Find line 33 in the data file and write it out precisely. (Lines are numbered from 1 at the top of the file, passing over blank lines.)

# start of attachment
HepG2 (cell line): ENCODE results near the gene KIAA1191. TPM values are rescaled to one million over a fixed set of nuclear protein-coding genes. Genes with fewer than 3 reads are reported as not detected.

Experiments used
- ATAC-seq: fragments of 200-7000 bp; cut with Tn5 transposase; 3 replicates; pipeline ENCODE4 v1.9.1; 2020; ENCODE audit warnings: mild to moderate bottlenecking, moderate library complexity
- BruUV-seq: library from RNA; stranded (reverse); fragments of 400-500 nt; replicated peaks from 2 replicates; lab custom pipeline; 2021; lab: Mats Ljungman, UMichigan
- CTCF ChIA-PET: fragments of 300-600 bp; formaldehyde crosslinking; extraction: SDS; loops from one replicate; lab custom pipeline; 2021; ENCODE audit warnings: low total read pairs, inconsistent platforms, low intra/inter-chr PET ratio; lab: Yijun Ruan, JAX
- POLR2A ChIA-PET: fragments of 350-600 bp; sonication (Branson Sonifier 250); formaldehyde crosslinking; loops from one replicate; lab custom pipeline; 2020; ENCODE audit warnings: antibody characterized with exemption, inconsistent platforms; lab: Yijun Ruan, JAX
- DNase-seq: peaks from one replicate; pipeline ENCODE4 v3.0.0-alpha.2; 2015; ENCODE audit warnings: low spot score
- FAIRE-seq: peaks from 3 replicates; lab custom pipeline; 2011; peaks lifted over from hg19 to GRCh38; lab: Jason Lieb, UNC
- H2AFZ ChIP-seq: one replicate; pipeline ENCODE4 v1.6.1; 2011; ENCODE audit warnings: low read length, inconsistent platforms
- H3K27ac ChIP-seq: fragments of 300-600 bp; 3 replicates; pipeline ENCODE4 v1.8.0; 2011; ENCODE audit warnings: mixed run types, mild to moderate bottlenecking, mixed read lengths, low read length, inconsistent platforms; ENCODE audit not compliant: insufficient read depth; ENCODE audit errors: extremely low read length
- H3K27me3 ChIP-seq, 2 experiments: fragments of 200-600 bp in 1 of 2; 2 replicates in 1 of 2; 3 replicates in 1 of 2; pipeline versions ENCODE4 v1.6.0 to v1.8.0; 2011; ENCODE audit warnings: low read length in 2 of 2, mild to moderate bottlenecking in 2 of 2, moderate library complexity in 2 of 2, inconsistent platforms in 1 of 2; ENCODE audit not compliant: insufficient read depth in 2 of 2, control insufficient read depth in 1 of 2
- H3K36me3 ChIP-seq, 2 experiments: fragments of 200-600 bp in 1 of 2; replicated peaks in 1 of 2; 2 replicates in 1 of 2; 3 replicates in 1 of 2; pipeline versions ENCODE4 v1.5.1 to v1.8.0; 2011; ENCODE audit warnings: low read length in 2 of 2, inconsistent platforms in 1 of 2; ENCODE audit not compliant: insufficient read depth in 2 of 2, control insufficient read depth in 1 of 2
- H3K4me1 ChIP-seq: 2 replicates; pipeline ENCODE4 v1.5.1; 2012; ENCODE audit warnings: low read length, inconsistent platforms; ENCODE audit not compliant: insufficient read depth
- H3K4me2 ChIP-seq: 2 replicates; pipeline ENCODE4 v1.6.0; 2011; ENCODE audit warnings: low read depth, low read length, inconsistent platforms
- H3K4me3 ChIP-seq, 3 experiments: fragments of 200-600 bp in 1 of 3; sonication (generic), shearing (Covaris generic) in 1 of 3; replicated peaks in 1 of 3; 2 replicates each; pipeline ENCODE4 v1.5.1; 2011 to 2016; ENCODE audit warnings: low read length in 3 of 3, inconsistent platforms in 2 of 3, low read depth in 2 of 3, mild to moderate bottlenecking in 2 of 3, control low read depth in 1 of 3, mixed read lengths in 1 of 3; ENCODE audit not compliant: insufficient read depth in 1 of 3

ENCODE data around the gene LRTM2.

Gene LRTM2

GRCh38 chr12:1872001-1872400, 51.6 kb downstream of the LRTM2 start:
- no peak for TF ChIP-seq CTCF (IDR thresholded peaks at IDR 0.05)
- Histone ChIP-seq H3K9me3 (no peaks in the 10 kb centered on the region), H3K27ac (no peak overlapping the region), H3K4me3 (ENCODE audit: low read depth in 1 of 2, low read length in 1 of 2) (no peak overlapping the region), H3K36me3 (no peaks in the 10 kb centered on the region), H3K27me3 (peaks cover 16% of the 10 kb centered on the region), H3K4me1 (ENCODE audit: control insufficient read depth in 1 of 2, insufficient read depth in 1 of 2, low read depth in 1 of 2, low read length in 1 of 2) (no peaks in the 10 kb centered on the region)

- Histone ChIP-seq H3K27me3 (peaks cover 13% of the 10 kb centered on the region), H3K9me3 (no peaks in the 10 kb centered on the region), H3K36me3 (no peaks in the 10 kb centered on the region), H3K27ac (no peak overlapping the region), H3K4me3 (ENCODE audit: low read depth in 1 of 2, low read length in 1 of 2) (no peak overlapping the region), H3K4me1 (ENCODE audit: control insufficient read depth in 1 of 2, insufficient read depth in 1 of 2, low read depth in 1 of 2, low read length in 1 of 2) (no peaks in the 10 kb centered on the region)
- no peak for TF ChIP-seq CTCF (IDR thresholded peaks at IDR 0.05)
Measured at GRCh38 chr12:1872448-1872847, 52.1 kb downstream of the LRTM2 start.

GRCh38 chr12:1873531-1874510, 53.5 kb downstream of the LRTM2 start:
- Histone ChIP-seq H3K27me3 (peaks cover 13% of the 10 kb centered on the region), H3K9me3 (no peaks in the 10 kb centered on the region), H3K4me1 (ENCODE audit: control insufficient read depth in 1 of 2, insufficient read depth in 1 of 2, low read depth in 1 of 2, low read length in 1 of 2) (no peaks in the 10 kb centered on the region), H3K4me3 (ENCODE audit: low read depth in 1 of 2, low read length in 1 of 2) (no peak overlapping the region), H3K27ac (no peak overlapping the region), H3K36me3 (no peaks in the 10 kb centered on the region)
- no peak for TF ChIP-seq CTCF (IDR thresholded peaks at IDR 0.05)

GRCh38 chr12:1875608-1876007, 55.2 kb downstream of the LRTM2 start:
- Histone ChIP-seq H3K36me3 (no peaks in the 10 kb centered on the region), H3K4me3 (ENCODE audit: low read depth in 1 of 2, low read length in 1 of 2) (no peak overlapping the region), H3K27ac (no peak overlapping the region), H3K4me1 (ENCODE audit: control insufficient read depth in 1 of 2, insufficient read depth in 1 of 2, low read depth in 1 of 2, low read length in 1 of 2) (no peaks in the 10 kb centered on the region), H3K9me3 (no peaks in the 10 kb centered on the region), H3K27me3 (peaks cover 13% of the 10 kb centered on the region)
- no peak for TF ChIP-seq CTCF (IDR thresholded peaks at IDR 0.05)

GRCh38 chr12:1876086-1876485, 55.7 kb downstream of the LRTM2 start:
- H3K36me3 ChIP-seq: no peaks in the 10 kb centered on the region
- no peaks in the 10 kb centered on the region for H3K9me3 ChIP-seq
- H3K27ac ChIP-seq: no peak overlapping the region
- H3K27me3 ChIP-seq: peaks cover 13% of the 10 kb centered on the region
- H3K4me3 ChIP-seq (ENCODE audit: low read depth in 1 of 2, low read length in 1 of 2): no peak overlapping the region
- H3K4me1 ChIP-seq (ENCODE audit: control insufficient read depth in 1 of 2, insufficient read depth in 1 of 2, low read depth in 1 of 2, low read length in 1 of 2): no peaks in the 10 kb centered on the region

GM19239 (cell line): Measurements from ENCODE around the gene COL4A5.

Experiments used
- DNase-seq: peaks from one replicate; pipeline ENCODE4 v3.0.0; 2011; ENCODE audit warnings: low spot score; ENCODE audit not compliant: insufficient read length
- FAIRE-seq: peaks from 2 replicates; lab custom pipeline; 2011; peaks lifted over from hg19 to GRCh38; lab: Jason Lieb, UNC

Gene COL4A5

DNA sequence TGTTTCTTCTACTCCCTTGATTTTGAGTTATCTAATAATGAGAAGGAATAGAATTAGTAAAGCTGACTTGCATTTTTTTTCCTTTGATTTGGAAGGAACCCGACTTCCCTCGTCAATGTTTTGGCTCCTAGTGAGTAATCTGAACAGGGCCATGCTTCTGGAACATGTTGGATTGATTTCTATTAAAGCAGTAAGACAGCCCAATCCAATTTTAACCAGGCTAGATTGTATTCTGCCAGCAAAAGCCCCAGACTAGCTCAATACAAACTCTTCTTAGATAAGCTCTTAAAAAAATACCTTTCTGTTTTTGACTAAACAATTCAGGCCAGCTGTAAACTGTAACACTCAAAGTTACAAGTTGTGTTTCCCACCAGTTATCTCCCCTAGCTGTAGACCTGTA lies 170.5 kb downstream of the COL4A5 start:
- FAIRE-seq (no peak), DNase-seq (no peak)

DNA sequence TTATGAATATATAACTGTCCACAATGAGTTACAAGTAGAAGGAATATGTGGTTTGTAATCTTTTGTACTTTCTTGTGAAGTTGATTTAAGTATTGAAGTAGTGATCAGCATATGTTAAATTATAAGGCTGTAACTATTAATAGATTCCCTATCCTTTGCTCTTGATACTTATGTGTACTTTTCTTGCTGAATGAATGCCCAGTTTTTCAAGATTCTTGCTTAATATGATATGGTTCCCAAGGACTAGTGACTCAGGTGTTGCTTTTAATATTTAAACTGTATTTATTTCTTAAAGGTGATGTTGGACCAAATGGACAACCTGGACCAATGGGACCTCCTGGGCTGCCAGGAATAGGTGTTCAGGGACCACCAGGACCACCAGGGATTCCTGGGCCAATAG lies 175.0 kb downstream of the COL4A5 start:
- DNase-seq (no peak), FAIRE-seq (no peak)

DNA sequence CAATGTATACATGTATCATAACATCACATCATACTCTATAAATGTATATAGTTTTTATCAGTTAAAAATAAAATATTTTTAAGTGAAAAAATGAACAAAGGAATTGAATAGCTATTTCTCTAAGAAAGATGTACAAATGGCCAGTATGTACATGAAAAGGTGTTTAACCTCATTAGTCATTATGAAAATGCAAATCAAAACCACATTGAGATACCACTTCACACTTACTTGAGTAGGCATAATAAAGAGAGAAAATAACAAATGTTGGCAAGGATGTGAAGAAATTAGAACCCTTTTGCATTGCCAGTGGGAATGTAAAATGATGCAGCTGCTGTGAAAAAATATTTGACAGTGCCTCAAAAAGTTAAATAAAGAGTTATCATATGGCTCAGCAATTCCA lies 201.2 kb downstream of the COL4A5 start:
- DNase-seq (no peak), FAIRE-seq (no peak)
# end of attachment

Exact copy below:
- H3K27ac ChIP-seq: no peak overlapping the region